Mary of Magdala, Incomparable Apostle

Mary of Magdala

by Chantal Reynier

Venison, 148 p., €12

After having demonstrated how women occupied, against all odds, a place of choice in the ministry of Paul (Saint Paul, liberator of women, La Croix of February 18, 2021), Chantal Reynier, professor of biblical exegesis at the Center Sèvres (Jesuit Faculties of Paris), sifts through an eminent female figure of the Gospels: Mary of Magdala. The exercise is difficult as Marie Madeleine was held “prisoner, to the point of being disfigured, of the reception that has been made of it over the centuries”. Her religious and above all cultural destiny – to which the author devotes two rich chapters – pushes her figure “to the extreme, mixing eroticism, occultism, gnosis, sex, Grail”.

It is necessary to disentangle the tangled threads which confuse several Marys: the one who is cured of seven demons, present at the foot of the cross, at the burial of Jesus and who benefits from the first apparition of the Risen One; Mary of Bethany, Marthe’s sister; the one who anoints the head of Jesus; and the anonymous prostitute who pours perfume on Jesus’ feet. This fusion is imposed on the Church by Pope Gregory the Great, in a sermon given at Saint-Jean-de-Latran in 591. A detailed scriptural investigation concludes that the authentic Mary Magdalene is the woman “from which came seven demons”.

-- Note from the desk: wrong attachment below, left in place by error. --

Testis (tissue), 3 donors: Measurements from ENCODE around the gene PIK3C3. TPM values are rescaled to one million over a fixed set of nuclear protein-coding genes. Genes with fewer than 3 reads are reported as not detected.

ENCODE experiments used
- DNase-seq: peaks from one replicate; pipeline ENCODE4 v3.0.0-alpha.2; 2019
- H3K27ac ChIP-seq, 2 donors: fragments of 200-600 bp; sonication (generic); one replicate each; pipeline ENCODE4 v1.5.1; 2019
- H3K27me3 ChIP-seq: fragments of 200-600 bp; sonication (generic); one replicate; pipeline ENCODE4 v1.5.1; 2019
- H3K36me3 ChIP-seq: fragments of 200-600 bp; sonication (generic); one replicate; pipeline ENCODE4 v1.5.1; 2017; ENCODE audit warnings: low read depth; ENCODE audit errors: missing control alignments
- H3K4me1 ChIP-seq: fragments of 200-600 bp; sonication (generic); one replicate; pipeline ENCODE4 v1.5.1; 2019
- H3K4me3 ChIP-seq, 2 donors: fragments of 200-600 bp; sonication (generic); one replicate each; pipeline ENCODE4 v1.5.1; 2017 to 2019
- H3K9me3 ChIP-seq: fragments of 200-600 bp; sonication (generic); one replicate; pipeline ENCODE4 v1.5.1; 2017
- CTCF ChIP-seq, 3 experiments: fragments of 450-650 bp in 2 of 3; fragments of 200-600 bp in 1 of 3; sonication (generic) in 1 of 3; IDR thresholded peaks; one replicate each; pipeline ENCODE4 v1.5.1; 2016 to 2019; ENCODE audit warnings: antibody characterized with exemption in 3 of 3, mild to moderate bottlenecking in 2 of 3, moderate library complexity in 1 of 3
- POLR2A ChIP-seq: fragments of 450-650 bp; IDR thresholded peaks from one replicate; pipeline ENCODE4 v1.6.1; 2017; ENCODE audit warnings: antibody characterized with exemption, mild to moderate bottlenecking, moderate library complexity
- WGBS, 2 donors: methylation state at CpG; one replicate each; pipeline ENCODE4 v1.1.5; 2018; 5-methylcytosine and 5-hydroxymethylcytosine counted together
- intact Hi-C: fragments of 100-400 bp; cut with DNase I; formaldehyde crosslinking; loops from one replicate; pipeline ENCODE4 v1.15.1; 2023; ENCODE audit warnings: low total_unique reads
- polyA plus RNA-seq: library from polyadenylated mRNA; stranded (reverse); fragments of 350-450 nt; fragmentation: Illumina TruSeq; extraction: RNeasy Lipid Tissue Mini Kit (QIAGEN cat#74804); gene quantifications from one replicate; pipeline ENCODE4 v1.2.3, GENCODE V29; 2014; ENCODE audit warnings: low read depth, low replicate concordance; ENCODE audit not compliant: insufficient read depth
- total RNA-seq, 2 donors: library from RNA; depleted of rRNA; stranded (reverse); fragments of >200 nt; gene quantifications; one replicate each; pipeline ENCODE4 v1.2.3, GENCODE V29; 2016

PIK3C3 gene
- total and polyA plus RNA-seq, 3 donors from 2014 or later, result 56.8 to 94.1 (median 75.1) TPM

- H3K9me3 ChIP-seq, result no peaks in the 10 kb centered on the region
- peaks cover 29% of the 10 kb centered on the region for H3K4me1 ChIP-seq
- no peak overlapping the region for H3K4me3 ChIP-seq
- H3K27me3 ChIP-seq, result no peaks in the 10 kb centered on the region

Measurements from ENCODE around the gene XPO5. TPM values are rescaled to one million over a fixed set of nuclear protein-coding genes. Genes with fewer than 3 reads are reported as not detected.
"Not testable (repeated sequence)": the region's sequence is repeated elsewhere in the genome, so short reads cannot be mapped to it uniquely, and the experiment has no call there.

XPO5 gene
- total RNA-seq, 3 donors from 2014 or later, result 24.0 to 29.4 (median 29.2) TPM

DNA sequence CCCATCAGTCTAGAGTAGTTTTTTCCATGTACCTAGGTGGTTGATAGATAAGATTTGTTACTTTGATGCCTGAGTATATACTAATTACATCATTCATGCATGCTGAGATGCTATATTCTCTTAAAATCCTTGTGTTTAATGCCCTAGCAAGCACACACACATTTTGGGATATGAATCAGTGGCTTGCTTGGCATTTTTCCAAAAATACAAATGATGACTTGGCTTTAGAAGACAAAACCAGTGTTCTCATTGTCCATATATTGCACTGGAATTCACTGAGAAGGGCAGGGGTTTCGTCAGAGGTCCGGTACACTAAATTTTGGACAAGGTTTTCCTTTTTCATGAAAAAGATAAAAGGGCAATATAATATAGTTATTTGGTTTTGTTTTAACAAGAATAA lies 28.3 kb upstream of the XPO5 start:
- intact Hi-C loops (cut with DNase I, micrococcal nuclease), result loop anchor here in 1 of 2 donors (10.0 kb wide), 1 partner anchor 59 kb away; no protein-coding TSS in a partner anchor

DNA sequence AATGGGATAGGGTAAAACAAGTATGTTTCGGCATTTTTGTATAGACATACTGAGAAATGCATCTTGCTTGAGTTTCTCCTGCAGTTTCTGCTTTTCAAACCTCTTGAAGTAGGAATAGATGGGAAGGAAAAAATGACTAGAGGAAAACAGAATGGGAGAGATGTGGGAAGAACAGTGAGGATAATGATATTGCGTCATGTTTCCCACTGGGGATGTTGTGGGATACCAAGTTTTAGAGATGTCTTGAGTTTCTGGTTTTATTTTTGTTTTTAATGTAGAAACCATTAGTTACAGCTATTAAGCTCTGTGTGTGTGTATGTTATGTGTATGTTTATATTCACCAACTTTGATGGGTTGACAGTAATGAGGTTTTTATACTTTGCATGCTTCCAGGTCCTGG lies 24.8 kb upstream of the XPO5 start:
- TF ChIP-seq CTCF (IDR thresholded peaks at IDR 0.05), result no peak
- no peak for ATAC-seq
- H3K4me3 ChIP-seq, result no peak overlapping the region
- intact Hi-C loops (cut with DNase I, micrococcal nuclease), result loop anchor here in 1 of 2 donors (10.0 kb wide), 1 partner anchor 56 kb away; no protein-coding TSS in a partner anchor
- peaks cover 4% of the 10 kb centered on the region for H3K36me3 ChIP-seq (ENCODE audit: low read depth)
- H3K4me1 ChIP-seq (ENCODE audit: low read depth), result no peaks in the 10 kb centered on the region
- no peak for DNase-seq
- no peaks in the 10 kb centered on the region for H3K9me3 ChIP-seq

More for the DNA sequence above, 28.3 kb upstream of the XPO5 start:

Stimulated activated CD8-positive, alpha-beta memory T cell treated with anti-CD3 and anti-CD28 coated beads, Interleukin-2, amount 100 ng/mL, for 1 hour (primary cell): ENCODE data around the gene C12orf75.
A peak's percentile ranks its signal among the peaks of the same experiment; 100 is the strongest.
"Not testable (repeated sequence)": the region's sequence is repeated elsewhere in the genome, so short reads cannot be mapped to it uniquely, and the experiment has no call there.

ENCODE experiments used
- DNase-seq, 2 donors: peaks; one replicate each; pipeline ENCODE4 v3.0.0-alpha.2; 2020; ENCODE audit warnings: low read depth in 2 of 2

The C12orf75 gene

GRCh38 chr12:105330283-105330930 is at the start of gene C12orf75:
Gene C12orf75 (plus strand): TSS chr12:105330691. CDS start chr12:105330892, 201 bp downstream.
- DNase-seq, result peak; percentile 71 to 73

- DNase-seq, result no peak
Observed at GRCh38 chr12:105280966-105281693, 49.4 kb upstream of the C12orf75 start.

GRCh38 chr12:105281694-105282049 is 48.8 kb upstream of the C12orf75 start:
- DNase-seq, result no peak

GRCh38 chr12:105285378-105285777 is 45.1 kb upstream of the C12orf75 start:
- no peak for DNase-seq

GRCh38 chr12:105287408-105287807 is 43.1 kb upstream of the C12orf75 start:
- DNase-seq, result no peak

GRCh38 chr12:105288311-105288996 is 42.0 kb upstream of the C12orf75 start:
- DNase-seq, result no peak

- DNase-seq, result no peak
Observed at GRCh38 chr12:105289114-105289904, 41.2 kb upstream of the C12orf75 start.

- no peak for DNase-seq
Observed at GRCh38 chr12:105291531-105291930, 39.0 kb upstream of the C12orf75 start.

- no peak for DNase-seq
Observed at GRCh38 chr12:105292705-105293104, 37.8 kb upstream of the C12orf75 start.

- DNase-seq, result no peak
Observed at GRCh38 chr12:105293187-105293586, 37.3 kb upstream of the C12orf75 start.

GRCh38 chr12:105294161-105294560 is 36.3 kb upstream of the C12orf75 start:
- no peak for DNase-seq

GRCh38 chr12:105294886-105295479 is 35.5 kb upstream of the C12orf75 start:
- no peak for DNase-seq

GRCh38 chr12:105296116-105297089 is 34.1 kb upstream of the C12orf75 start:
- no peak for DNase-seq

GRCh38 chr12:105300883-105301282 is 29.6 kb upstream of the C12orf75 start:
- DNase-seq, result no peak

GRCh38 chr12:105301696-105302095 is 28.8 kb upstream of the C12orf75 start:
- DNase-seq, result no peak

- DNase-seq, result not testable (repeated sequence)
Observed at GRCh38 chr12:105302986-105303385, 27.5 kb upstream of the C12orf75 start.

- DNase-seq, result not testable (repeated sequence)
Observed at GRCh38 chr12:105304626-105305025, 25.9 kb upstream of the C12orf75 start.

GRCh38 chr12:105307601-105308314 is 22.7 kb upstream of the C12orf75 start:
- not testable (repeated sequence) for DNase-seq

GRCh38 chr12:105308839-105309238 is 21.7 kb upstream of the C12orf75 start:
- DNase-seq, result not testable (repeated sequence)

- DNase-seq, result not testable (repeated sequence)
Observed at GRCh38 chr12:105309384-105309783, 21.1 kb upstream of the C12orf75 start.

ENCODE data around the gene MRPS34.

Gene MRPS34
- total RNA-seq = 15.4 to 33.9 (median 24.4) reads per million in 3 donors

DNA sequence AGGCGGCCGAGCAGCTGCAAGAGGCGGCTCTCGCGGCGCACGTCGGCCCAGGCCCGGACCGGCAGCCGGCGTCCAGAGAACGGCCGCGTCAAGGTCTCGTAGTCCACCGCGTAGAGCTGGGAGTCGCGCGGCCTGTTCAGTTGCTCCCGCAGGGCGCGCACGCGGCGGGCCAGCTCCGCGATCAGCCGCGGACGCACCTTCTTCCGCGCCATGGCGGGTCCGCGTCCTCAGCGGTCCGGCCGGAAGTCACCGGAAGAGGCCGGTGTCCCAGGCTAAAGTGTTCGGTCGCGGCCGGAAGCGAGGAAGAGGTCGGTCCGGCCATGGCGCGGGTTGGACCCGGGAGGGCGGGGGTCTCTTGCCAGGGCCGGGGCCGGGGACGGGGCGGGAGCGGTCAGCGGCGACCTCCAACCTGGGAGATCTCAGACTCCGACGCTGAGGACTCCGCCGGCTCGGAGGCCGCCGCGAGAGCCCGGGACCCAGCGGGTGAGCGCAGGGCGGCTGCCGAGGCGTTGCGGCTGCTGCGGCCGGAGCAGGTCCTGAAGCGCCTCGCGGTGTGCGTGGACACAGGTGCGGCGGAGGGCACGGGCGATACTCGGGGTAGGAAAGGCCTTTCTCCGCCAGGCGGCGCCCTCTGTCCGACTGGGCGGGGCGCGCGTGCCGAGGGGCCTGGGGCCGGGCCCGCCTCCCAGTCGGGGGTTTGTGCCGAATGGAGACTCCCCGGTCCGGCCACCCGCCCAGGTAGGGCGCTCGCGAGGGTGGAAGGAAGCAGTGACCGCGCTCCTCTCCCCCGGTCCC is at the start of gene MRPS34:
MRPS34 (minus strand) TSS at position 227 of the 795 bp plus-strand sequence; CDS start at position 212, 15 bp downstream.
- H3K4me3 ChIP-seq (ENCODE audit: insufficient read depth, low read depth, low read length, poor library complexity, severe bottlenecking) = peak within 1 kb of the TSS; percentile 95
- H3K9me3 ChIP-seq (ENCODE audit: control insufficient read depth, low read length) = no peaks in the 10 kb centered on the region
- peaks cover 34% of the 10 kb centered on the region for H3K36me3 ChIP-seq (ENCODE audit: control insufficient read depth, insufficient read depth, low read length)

The allusion to his demons is not intended “to draw her gaze to her past but to highlight what she is becoming thanks to Christ” : a woman, “subject in its own right, free and responsible for his life”. Mary Magdalene takes the lead of the group of women who follow Jesus – an unprecedented presence among the religious masters of the Ier century.

These women “serve” (diakoneo in Greek) by preparing meals, ensuring daily life, and contributing with their own resources – another rarity for the time. They are part of the dynamic of Jesus who is “like one who serves” and who invites his disciples to do the same. Faithful to the end, they accomplish the “comprehensive journey” of discipleship” by being with Jesus during his ministry, by accompanying him – unlike the Twelve, on the run – in his Passion, his death, his burial. Marie Madeleine is, for her part, the “privileged witness” from his resurrection, until his ascent to the Father. Charged by Jesus with announcing the reunion in Galilee, she will be honored by tradition with the unique title of“apostle of the apostles”. Going “beyond his desire for ‘possession'”, Mary of Magdala “Let yourself be guided by the desire to do the will of God”. She “initiates the new presence of the absent and changes desolation into joy”.


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